The Benefits of Balance: Credibility, The Rule of Law, and Investment in Latin America

Falling commodity prices and deteriorating economies recently handed victories to opposition parties on the Center-Right in Argentina and Venezuela. Many citizens of these countries and others in the region hope that electing Center-Right, pro-business governments will bring economic stability and investment back to countries that have long experienced net investment outflows under Left-leaning governments.

However, many scholars express concerns surrounding a strong opposition presence in Latin American legislatures. This is not because powerful, unconstrained presidents are desirable, but because deadlock between the executive and the legislature could undermine democratic governance and prompt a return to military coups and, potentially, even dictatorships.

I argue that these fears are overblown.

Instead of undermining democracy, my research presented in The Benefits of Balance (LARR Vol. 51 No. 2) shows how the presence of ideologically distinct opposition parties in the legislature improves perceptions of the rule of law and attracts investment.

Madison Was Right

I build on James Madison’s arguments in Federalist #51 and contend that the government that is constrained through effective, practical checks and balances will be better able to commit to policy choices- particularly those that matter for investment. Politicians from parties with similar policy preferences in the executive and legislative branches of government have few incentives to block one another’s policies because they are likely to share views on what makes for good policies in the first place. Furthermore, politicians from parties with similar policy orientations are likely to work together in the future to enact their preferred policies. Thwarting one another in the present decreases the prospect for future collaboration to achieve mutually desirable goals because it erodes trust between parties and increases the risk of negative retaliation against future proposals. Politicians from parties with similar policy preferences therefore do not have strong incentives to prevent one another from violating the rule of law, which in turn undermines institutional checks and balances when members of these parties occupy the executive and the legislature, all else equal.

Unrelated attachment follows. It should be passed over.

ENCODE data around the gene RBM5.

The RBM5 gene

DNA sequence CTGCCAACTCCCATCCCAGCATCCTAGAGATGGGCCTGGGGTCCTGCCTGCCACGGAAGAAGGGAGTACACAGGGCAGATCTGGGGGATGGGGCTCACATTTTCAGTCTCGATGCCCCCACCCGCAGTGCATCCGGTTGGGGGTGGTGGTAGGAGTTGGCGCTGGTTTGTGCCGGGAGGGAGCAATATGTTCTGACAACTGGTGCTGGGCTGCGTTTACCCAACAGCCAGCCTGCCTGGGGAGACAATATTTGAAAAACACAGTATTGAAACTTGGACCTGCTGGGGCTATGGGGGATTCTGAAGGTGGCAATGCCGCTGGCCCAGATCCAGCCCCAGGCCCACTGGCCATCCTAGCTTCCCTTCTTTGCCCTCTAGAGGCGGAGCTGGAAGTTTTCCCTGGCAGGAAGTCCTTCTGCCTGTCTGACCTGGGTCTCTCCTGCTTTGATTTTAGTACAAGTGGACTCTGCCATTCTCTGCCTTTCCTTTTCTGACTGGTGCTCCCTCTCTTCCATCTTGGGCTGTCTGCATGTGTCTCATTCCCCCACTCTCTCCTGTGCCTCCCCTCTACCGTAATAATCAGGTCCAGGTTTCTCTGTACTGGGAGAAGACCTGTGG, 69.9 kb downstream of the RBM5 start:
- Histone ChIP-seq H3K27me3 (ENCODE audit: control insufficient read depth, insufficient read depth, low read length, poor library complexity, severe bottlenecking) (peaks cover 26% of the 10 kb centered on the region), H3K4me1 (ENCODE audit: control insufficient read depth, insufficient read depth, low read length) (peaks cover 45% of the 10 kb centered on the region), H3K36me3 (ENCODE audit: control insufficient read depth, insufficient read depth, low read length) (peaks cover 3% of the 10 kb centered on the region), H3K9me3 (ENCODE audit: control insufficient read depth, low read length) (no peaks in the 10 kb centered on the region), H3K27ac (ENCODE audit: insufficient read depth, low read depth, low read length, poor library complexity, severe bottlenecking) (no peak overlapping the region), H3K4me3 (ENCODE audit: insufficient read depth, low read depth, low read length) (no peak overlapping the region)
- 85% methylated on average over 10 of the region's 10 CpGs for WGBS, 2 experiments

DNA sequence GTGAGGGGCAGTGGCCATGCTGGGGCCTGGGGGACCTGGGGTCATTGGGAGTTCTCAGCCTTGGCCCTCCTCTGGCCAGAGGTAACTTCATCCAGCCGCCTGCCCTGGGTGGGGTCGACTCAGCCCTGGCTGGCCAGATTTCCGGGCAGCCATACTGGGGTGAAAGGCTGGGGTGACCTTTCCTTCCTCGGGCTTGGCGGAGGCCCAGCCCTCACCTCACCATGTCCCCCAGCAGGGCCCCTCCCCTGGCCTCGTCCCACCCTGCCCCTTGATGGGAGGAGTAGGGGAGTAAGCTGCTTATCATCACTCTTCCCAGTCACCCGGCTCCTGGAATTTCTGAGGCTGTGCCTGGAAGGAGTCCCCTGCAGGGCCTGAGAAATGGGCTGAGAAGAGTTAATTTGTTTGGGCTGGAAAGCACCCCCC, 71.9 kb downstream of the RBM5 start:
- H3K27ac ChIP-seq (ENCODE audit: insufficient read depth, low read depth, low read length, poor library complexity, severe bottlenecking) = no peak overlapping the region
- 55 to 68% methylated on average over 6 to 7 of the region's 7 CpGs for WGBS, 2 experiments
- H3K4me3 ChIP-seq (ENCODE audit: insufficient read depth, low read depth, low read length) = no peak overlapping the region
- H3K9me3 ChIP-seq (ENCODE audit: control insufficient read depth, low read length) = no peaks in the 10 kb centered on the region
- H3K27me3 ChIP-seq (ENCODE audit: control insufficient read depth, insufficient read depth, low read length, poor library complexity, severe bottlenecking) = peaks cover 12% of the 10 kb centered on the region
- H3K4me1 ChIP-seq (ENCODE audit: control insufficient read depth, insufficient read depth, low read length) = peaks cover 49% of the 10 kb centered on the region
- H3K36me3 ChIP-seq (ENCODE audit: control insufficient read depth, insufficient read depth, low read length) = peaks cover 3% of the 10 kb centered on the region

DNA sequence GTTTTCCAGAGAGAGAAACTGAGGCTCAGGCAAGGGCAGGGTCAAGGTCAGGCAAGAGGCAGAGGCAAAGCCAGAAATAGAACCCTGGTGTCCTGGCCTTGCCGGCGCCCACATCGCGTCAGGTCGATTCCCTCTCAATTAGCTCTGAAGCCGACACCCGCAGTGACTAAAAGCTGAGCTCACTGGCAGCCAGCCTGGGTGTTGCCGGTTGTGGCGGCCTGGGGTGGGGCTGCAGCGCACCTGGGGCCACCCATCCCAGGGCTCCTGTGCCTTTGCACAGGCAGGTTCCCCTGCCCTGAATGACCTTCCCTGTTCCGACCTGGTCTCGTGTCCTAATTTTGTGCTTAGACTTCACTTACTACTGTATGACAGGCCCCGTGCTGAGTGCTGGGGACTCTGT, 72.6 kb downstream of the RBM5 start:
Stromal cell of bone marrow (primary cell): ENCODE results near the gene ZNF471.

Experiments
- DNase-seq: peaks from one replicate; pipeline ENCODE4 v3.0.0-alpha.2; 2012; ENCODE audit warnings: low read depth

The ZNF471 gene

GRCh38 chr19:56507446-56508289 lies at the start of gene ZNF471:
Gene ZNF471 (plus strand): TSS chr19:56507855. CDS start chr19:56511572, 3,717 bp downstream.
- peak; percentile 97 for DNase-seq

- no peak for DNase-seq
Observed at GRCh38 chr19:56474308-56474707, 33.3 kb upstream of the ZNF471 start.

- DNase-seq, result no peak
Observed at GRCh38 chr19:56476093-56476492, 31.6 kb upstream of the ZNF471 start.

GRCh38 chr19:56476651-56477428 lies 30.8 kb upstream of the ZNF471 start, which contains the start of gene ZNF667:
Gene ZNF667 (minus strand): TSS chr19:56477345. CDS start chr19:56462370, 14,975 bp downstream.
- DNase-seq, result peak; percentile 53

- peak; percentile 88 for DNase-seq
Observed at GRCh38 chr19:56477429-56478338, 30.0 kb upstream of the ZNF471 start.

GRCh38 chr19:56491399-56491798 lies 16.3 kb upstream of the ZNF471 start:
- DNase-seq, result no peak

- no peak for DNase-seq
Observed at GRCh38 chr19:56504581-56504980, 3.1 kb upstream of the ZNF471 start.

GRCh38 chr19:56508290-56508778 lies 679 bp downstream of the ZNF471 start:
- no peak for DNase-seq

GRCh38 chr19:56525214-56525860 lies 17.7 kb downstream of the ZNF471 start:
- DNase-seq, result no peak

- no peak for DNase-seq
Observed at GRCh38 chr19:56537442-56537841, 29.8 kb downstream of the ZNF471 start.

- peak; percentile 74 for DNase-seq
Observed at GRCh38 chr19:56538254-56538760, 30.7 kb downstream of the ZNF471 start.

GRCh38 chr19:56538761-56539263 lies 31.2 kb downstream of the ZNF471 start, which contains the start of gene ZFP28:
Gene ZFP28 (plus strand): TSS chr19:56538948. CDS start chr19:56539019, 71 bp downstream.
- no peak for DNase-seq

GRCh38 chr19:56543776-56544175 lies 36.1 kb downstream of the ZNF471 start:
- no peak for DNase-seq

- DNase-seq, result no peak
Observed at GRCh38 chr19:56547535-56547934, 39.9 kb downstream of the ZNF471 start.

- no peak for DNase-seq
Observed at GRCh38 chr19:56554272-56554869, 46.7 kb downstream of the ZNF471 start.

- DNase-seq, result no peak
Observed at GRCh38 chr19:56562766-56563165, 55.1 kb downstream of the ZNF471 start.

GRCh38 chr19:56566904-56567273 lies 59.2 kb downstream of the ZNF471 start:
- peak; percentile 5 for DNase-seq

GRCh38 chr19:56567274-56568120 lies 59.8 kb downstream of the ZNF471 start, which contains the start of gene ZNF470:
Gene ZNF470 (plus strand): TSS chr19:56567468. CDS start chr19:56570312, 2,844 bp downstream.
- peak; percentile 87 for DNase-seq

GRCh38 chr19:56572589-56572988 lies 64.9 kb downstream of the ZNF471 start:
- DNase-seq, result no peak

This suggests that “ambition must be made to counter ambition”, in Madisonian terms, in order to constrain politicians. In this sense, constitutions alone may not always be enough to hold powerful politicians accountable.

In Latin America, this means presidents.

Presidents across Latin America routinely flout constitutional rules, enjoy strong personalistic support in the legislature, and pack the supreme court with supporters. Constitutional checks and balances therefore turn out to be flimsy because neither the legislature nor the courts have the incentives to enforce the law. Presidential promises to respect the law are therefore not credible because no one is willing to punish violations of the law.